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Hoffmann, R. A wiki for the life sciences where authorship matters. Nature Genetics (2008)
 
 
 

CD1b is expressed in multiple sclerosis lesions.

Recent observations have shown that CD1 molecules act as restriction elements in the presentation of antigens to specialized subsets of T cells. To examine the expression of CD1 molecules in multiple sclerosis ( MS) lesions, frozen sections of central nervous system (CNS) tissues from nine MS and three other neurological disease (OND) patients, one patient with Wilson's disease, and one non-neurological control were stained by immunocytochemistry. In chronic-active MS lesions, CD1b immunoreactivity was prominent on perivascular inflammatory cells whereas macrophages within the lesion showed little reactivity. At the lesion edge, intense immunoreactivity for CD1b was found on hypertrophic astrocytes. High level expression of CD1b in MS lesions was found to colocalize with the presence of GM-CSF in astrocytes. In chronic-silent lesions, CD1b expression was found on only a few perivascular astrocytic foot processes and the occasional perivascular macrophage. CD1b was not found in the tissues studied for control purposes. In contrast, MHC class II expression was detected on microglia in all tissues examined. The relatively low level expression of CD1b in normal-appearing tissues, chronic-silent lesions and in the OND controls supports the conclusion that the expression of CD1b in active MS lesions is significantly upregulated and could contribute to lesion development.[1]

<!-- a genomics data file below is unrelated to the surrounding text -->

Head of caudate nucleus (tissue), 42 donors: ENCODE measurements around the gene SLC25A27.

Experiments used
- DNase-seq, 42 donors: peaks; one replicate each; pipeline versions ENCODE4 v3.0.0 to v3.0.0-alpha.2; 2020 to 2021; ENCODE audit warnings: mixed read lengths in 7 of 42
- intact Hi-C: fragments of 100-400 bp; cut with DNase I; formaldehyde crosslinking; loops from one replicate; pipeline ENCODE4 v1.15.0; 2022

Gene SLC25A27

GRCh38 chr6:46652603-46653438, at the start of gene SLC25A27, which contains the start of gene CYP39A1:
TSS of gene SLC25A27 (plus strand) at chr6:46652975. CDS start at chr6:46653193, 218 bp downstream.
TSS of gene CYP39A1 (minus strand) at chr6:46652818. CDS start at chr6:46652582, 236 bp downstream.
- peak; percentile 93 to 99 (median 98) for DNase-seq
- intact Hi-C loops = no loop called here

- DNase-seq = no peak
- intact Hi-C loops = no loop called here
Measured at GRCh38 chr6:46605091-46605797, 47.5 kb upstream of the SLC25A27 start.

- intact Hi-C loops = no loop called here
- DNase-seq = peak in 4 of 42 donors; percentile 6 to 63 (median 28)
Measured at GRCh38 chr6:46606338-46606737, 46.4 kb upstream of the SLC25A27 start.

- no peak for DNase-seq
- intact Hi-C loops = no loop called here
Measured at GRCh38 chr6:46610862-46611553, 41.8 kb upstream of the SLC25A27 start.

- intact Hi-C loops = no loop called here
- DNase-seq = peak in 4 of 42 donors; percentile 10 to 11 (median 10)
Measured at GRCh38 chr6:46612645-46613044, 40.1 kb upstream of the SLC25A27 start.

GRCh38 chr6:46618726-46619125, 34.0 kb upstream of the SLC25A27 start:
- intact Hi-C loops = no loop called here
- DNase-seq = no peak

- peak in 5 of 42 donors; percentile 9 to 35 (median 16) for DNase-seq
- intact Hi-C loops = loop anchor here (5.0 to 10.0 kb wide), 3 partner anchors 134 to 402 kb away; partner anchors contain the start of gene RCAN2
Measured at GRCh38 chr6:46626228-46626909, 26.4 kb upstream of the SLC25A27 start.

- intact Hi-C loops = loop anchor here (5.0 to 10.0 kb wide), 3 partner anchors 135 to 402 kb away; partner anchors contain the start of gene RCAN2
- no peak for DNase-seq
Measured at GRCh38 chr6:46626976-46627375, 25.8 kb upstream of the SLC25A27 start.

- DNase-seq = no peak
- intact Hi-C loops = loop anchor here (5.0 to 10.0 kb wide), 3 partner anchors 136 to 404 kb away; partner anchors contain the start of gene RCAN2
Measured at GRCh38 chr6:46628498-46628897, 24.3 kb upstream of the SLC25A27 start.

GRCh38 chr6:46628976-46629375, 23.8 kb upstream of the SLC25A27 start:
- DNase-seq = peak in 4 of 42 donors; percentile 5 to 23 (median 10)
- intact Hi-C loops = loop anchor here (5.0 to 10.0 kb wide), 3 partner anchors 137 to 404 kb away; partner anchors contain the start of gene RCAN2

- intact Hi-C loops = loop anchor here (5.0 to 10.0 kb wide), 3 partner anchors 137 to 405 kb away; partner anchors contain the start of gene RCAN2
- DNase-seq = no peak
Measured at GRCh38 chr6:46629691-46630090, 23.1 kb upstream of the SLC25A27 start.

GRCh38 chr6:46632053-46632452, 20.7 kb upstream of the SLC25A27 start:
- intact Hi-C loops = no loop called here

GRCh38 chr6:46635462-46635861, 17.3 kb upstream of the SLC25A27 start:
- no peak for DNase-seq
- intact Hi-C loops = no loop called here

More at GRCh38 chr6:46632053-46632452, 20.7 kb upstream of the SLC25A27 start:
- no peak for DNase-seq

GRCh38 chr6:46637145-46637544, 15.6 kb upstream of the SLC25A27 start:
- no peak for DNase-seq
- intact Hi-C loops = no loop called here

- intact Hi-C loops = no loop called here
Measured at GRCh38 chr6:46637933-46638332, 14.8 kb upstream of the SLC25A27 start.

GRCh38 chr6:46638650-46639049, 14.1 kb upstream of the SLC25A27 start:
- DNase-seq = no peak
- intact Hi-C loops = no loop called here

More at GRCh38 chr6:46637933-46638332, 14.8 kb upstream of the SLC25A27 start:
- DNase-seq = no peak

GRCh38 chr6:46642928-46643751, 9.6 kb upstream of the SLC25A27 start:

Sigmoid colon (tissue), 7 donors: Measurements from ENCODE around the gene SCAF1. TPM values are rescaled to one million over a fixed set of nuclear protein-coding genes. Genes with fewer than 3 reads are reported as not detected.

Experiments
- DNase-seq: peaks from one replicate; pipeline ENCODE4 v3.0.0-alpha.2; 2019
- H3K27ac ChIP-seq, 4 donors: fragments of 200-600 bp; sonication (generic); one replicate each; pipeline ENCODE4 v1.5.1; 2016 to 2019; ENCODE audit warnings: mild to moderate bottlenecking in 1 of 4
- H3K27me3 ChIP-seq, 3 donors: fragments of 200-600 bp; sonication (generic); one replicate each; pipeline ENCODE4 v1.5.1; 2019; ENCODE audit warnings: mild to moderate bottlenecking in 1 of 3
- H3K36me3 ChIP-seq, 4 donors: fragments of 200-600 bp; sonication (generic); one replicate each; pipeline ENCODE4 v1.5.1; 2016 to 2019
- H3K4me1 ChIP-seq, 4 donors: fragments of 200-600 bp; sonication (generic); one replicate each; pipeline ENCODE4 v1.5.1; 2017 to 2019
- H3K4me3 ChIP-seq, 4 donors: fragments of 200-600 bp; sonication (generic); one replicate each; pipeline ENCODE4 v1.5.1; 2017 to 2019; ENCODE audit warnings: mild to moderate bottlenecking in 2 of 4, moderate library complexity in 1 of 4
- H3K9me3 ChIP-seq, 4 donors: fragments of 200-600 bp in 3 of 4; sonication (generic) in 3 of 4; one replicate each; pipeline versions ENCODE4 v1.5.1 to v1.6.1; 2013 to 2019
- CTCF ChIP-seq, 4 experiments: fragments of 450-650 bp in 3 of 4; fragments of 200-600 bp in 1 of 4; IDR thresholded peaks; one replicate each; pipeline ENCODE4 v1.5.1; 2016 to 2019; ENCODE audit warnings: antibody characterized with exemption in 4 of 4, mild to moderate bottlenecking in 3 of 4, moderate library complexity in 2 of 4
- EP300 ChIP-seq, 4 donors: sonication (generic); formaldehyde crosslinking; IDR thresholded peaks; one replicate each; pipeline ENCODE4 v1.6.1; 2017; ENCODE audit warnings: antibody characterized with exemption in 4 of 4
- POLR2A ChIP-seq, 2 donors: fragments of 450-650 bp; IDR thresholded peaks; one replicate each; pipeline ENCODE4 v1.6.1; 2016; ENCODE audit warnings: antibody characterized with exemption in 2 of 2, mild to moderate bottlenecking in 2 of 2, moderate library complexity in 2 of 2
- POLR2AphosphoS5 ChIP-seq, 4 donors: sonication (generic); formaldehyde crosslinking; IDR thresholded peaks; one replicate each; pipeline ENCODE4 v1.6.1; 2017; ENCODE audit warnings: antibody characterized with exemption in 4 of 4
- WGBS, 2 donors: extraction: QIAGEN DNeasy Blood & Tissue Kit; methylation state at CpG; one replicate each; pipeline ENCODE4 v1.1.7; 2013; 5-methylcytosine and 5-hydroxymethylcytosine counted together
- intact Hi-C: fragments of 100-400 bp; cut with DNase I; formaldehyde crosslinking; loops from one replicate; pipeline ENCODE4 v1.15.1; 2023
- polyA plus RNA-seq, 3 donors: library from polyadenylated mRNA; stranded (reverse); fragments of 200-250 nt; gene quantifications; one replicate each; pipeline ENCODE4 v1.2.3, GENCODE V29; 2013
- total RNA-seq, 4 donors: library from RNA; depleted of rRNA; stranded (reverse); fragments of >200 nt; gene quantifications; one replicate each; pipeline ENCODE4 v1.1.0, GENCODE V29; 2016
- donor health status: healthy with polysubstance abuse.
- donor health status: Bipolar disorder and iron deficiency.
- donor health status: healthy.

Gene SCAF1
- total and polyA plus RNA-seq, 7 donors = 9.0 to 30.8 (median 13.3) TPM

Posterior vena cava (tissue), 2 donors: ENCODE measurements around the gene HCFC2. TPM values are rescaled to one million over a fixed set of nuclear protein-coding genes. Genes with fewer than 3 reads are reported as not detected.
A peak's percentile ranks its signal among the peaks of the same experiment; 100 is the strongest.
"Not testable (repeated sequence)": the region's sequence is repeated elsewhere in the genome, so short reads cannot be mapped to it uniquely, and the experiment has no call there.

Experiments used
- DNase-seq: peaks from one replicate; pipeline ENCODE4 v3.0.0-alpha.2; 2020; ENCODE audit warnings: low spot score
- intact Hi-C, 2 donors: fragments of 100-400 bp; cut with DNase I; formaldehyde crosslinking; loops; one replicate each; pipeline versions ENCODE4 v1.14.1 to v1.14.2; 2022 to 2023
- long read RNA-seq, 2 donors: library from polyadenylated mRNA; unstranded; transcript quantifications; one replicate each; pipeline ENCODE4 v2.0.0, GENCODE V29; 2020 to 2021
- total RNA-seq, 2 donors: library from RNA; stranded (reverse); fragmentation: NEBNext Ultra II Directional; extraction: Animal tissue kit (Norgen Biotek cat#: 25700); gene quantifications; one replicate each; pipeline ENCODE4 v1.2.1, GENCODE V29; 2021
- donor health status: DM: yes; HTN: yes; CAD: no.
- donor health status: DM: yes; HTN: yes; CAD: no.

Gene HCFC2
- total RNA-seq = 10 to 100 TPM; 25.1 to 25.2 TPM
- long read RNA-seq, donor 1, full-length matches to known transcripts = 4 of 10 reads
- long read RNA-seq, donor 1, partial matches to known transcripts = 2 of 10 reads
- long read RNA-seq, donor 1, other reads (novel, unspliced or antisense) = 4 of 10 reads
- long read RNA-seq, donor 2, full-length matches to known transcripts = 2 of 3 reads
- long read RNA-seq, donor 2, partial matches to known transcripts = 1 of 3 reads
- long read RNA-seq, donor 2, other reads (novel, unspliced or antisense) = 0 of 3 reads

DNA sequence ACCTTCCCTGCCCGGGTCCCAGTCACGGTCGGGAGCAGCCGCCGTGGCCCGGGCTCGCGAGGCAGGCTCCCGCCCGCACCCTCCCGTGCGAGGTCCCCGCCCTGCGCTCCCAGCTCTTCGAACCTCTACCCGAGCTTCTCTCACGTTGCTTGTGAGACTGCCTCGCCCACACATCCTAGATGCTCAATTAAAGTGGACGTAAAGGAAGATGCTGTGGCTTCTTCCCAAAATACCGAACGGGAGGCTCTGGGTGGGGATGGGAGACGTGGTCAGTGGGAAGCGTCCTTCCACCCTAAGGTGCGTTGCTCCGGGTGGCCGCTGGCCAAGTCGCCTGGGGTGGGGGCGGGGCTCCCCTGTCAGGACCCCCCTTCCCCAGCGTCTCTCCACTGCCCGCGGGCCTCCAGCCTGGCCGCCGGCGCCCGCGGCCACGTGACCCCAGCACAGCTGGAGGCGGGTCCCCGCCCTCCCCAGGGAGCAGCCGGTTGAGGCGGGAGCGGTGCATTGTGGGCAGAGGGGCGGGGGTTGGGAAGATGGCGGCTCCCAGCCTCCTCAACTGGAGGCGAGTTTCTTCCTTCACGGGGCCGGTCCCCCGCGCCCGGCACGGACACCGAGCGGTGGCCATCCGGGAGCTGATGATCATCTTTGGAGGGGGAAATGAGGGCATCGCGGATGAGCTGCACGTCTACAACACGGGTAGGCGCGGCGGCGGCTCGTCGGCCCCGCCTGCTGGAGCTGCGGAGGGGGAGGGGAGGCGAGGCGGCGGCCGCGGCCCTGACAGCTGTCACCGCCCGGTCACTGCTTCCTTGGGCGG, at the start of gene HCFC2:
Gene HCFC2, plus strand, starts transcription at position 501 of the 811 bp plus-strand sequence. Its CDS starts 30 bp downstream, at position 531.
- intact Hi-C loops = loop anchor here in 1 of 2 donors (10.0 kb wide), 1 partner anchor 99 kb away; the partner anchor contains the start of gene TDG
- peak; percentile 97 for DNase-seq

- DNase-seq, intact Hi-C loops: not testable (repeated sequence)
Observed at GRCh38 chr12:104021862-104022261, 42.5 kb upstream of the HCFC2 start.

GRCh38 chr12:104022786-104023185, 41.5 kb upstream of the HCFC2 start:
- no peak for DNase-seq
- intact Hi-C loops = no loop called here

References

  1. CD1b is expressed in multiple sclerosis lesions. Battistini, L., Fischer, F.R., Raine, C.S., Brosnan, C.F. J. Neuroimmunol. (1996) [Pubmed]
 
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